Unpacking the ROI of SEO

April 19, 2017 Dylan Brooks

 

unpacking the roi of seo title image

 

If you’re looking to grow your agency’s revenue, search engine optimization (SEO) is your friend.

SEO puts your agency website in front of consumers at the moment they search for your services. This makes it an effective lead generation tool. Plus, SEO is more cost-effective than other marketing channels.

But this all leads to the big question: What return on investment (ROI) can you expect for SEO?

Unfortunately, the answer is not straightforward. Let’s take a closer look at why that is.
 

What Goes Into ROI

Let’s start by defining exactly what ROI is. It all starts with a simple math calculation.
 

ROI =  revenue - cost x 100

cost
 

At first glance, SEO should yield a high ROI. There are no built-in costs, as you don’t have to pay a media company for a TV ad spot or an internet ad click.

While you might hire staff to handle your SEO or outsource it, you won’t take on many costs beyond that. So once your revenue surpasses those costs, you’ll see positive ROI.

But how long does that take to happen? This is where things get tricky.
 

The Unknown

Marketing channels with a robust ROI generally boast strong performance across two variables:

  • Cost
  • Time

If you know these values upfront, you can project ROI.

For instance, if you buy ad space on a billboard, you know how much it will cost and when consumers will see it. You can factor in how many vehicles pass the billboard each day and how many drivers are likely to respond to it. Then, you can use these estimates to benchmark what the ad’s ROI should be. Once the campaign is over and the billboard message has been pulled down, you can see if the ROI met expectations.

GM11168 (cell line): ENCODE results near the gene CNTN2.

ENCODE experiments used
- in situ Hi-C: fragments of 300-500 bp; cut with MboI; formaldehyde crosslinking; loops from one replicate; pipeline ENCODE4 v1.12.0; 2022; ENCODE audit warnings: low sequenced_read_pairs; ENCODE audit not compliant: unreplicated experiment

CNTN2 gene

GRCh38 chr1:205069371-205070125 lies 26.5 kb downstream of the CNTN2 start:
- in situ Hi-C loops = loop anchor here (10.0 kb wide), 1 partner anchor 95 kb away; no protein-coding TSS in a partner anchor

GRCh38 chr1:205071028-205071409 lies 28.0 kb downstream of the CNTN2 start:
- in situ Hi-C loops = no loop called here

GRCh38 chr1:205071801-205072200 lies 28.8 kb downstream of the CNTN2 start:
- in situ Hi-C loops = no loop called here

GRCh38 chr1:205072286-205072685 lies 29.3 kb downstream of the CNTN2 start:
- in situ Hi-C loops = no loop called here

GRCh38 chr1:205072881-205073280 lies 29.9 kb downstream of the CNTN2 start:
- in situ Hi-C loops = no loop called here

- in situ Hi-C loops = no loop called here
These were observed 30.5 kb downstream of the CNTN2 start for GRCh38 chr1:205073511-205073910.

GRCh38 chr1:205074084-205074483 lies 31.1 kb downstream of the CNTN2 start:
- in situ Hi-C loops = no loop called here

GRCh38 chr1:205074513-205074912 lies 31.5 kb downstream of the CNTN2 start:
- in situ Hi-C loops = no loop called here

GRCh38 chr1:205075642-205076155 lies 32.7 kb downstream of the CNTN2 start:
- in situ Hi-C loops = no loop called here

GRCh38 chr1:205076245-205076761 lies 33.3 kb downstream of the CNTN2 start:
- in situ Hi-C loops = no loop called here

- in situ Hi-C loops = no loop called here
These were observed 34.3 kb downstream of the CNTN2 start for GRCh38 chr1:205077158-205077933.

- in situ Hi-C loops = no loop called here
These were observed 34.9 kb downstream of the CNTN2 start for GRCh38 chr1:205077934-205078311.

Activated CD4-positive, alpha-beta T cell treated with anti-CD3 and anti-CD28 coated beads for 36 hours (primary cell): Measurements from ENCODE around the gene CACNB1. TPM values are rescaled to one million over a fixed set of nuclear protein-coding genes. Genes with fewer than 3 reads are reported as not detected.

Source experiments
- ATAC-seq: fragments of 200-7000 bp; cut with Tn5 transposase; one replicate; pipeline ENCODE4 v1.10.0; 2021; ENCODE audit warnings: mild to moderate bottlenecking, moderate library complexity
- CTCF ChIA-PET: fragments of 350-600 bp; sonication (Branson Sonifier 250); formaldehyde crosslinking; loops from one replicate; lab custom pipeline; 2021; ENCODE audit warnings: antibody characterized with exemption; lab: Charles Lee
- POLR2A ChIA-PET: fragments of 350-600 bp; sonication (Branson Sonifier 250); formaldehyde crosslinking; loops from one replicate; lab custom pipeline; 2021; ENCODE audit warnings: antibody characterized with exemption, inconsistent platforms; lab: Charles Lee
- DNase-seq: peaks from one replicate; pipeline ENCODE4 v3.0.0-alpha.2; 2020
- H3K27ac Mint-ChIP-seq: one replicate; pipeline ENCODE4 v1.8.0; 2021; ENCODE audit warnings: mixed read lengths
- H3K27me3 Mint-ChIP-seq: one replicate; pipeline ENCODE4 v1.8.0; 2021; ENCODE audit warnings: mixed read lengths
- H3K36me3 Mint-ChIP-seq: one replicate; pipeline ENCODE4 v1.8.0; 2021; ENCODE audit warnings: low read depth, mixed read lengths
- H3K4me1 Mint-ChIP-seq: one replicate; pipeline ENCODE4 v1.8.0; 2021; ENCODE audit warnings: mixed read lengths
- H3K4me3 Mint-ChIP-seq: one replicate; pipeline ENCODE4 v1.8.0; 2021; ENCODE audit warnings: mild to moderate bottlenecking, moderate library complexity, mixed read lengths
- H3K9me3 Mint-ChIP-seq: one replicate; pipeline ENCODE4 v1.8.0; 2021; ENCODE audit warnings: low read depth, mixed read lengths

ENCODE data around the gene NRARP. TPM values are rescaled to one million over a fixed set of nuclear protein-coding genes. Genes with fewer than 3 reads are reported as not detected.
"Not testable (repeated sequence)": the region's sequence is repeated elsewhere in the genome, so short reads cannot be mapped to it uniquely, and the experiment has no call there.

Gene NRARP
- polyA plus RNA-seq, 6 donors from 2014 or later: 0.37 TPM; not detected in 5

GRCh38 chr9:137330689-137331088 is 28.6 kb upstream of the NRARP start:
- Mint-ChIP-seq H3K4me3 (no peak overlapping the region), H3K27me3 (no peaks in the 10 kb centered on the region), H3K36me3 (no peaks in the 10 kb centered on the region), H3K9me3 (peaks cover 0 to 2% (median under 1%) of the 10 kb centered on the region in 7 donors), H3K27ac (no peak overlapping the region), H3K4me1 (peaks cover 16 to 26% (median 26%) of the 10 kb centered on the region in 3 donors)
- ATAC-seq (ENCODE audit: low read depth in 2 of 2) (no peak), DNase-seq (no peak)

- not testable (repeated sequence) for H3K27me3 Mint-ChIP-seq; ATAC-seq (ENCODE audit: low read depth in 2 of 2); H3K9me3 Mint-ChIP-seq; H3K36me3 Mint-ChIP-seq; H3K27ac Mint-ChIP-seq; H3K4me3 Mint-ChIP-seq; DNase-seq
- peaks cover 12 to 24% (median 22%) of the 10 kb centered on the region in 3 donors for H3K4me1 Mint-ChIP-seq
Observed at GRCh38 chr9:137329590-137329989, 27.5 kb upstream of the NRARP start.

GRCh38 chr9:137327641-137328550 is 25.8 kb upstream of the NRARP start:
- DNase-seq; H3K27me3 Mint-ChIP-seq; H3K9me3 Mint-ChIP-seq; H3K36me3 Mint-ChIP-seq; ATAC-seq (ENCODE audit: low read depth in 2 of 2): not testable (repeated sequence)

This type of analysis won’t work with SEO, though.

Why? Because time is a giant unknown in search marketing.

Other channels allow you to buy your audience’s attention for a certain timeframe. But SEO requires you to earn it. If consumers don’t trust you or believe in your brand, search engines won’t either.

As in the physical world, there is no magic timetable to earning trust online. Many tactics can help speed up the process. But it’s impossible to say what return you should expect in a month, or a year. Each website is different.
 

The Uncertain

It can also be difficult to determine how much of your agency’s revenue is coming from SEO. This is challenging because search marketing has an extended buying cycle. And that buying cycle often intersects with other channels.

Google describes this cycle well in its Micro-Moments model of search behavior. The model states that consumers turn to search engines for four reasons:

  • I want to go
  • I want to do
  • I want to buy
  • I want to know

The first three types of searches appear to tie in well with revenue generation. The fourth might not.

But look closer.